Casa de los Azulejos
Tiles aren't just for lining bathrooms. Occasionally, someone gets the rather excentric idea of covering the outside of their house with them. From top to bottom. As in the case of the Count and Countess of Orizaba, owners of a 16th Century palace known then as the Blue Palace, in Mexico City's historic centre. In 1737 the Countess had the exterior of the palace covered in blue and white tiles and its name changed to the Casa de los Azulejos (the House of Tiles). Far from looking like an outdoor bathroom, it's a stunner. And the great thing is, that since 1917 when the Sanborn brothers acquired it for their chain of restaurants and shops, anyone can enjoy a meal of typical Mexican food or just sip a coffee there.
It's easy to locate this building. Glance up and when your eyes alight on the easily recognisable shape of the Torre Latinoamericana, once Latin America's tallest skyscraper, the House of Tiles stands a few metres from it on the other side of the now-pedestrianised Calle Madero.
Yesterday I had promised to take a friend of mine who was new to life in Mexico City on a tour of the Centro Histórico and show her something of the old colonial part of the city. First stop, Casa de los Azulejos.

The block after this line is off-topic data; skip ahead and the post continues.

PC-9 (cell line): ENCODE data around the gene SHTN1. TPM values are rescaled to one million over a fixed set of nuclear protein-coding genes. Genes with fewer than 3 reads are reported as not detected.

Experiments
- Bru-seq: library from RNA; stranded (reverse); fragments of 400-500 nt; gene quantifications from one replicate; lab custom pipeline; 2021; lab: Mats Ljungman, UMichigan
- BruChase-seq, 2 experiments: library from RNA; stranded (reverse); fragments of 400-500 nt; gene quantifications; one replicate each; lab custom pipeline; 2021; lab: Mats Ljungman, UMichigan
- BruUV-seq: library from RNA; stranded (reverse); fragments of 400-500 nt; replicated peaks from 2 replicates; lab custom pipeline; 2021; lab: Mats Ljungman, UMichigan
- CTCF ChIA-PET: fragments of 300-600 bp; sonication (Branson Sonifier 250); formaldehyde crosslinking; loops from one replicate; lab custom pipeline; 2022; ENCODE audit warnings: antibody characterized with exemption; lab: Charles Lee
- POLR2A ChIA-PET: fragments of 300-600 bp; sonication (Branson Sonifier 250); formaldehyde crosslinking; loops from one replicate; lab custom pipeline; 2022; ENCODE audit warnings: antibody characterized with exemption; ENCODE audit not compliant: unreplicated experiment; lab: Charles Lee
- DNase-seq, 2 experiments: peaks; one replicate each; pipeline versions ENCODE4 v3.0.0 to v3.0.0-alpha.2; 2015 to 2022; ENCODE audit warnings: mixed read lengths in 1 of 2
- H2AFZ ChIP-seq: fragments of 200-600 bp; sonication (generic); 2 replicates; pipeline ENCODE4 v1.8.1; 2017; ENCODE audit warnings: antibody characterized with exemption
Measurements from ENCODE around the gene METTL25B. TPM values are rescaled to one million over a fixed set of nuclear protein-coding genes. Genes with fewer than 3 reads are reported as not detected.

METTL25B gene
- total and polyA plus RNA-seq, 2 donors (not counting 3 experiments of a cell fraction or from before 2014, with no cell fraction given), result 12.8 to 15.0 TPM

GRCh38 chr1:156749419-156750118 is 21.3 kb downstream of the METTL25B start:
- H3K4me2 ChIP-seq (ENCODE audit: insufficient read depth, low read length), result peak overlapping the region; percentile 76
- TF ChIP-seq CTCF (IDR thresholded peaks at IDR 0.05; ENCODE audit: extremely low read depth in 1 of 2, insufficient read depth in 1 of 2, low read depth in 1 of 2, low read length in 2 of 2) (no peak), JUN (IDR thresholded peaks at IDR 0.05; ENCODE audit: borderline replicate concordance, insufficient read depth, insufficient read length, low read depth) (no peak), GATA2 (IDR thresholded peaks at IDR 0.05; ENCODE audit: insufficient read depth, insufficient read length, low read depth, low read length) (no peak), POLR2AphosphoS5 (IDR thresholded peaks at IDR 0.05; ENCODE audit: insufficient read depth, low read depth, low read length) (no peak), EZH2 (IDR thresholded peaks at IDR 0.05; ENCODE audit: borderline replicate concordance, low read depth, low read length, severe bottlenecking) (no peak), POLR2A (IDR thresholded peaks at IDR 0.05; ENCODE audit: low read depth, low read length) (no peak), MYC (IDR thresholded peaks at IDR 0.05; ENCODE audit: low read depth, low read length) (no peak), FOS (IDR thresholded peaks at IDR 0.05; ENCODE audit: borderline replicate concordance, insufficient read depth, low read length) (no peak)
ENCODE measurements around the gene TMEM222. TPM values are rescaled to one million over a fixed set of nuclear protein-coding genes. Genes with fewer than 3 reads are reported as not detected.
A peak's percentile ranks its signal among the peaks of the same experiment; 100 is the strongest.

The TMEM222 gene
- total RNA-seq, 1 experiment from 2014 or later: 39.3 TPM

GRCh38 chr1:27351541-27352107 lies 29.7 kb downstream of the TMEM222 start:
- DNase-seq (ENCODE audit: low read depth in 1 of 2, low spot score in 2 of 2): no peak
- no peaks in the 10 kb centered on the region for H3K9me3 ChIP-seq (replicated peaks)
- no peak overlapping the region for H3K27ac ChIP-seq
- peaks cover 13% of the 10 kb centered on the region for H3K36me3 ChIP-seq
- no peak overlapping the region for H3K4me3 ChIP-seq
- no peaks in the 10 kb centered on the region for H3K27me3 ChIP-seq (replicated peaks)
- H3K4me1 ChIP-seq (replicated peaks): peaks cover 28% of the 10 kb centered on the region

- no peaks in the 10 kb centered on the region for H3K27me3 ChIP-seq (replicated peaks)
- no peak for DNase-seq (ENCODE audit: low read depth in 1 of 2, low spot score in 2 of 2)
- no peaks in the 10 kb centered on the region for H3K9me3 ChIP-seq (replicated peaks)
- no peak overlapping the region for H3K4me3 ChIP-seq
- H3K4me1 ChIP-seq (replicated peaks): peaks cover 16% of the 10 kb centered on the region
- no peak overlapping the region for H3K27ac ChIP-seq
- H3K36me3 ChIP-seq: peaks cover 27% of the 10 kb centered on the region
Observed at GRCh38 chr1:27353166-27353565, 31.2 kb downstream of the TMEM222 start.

My friend, an interior designer and mosaic fan, was visibly impressed when the Casa de los Azulejos came into view, its entire façade covered in blue and white tiles with occasional flecks of yellow. She was even more surprised by what she saw inside - a covered central patio or courtyard, slightly Moorish in style, featuring a large fountain decorated in mosaics and surrounded by columns. On one side is a large decorated staircase, complete with a mural by the Mexican painter José Clemente Orozco, leading up to the second floor, and supposedly the scene of a grisly murder. From upstairs you can look down on the restaurant tables and smell the aroma of Mexican cuisine wafting upwards. If you look carefully, the upper gallery and second floor seem slightly drunk, leaning different ways, due to the toll of earthquakes and the notorious soft ground in this area.
We had frothy cappuccino coffee and some warm cinnamon bread, in the company of chatty chilangos, residents of Mexico City, who seemed more interested in their food or conversation than the impressive interior. My friend and I spent most of our time gazing around in amazement, commenting on the wall paintings and mosaics. All in all, it would be hard to find a better place to spend a morning in the company of friends and in a truly unique atmosphere.